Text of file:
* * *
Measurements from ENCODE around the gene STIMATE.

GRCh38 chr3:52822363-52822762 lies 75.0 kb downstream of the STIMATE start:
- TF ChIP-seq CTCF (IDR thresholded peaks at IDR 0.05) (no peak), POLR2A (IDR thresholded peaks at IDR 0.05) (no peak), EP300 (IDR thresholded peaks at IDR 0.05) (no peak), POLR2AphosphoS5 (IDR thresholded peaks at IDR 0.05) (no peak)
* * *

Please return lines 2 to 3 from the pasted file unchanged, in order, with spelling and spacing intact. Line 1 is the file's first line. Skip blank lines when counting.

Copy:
GRCh38 chr3:52822363-52822762 lies 75.0 kb downstream of the STIMATE start:
- TF ChIP-seq CTCF (IDR thresholded peaks at IDR 0.05) (no peak), POLR2A (IDR thresholded peaks at IDR 0.05) (no peak), EP300 (IDR thresholded peaks at IDR 0.05) (no peak), POLR2AphosphoS5 (IDR thresholded peaks at IDR 0.05) (no peak)